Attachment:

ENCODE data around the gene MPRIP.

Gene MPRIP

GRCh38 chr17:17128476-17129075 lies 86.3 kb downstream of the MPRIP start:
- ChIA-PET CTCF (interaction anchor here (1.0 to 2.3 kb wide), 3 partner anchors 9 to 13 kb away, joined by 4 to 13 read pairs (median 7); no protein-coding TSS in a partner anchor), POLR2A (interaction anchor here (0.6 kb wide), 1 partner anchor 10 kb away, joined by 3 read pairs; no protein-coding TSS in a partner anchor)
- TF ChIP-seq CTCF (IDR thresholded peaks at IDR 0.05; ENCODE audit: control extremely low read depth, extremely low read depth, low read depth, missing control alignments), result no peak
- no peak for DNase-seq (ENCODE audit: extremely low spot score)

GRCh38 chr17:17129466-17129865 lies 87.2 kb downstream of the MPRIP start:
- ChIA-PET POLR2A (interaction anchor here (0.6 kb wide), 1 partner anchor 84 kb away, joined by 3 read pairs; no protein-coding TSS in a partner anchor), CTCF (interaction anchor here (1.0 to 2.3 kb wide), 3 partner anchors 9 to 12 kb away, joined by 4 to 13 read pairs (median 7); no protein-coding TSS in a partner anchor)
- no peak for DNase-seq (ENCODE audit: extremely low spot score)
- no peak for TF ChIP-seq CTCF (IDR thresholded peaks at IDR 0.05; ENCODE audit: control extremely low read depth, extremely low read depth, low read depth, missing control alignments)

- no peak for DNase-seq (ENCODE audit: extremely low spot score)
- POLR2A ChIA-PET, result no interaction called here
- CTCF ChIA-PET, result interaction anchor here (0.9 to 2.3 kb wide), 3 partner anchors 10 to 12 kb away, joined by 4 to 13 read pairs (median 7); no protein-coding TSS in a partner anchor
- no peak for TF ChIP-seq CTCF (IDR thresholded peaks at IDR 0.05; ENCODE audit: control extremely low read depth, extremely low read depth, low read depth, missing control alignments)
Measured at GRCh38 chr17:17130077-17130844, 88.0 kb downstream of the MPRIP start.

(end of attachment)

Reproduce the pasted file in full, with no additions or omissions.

ENCODE data around the gene MPRIP.

Gene MPRIP

GRCh38 chr17:17128476-17129075 lies 86.3 kb downstream of the MPRIP start:
- ChIA-PET CTCF (interaction anchor here (1.0 to 2.3 kb wide), 3 partner anchors 9 to 13 kb away, joined by 4 to 13 read pairs (median 7); no protein-coding TSS in a partner anchor), POLR2A (interaction anchor here (0.6 kb wide), 1 partner anchor 10 kb away, joined by 3 read pairs; no protein-coding TSS in a partner anchor)
- TF ChIP-seq CTCF (IDR thresholded peaks at IDR 0.05; ENCODE audit: control extremely low read depth, extremely low read depth, low read depth, missing control alignments), result no peak
- no peak for DNase-seq (ENCODE audit: extremely low spot score)

GRCh38 chr17:17129466-17129865 lies 87.2 kb downstream of the MPRIP start:
- ChIA-PET POLR2A (interaction anchor here (0.6 kb wide), 1 partner anchor 84 kb away, joined by 3 read pairs; no protein-coding TSS in a partner anchor), CTCF (interaction anchor here (1.0 to 2.3 kb wide), 3 partner anchors 9 to 12 kb away, joined by 4 to 13 read pairs (median 7); no protein-coding TSS in a partner anchor)
- no peak for DNase-seq (ENCODE audit: extremely low spot score)
- no peak for TF ChIP-seq CTCF (IDR thresholded peaks at IDR 0.05; ENCODE audit: control extremely low read depth, extremely low read depth, low read depth, missing control alignments)

- no peak for DNase-seq (ENCODE audit: extremely low spot score)
- POLR2A ChIA-PET, result no interaction called here
- CTCF ChIA-PET, result interaction anchor here (0.9 to 2.3 kb wide), 3 partner anchors 10 to 12 kb away, joined by 4 to 13 read pairs (median 7); no protein-coding TSS in a partner anchor
- no peak for TF ChIP-seq CTCF (IDR thresholded peaks at IDR 0.05; ENCODE audit: control extremely low read depth, extremely low read depth, low read depth, missing control alignments)
Measured at GRCh38 chr17:17130077-17130844, 88.0 kb downstream of the MPRIP start.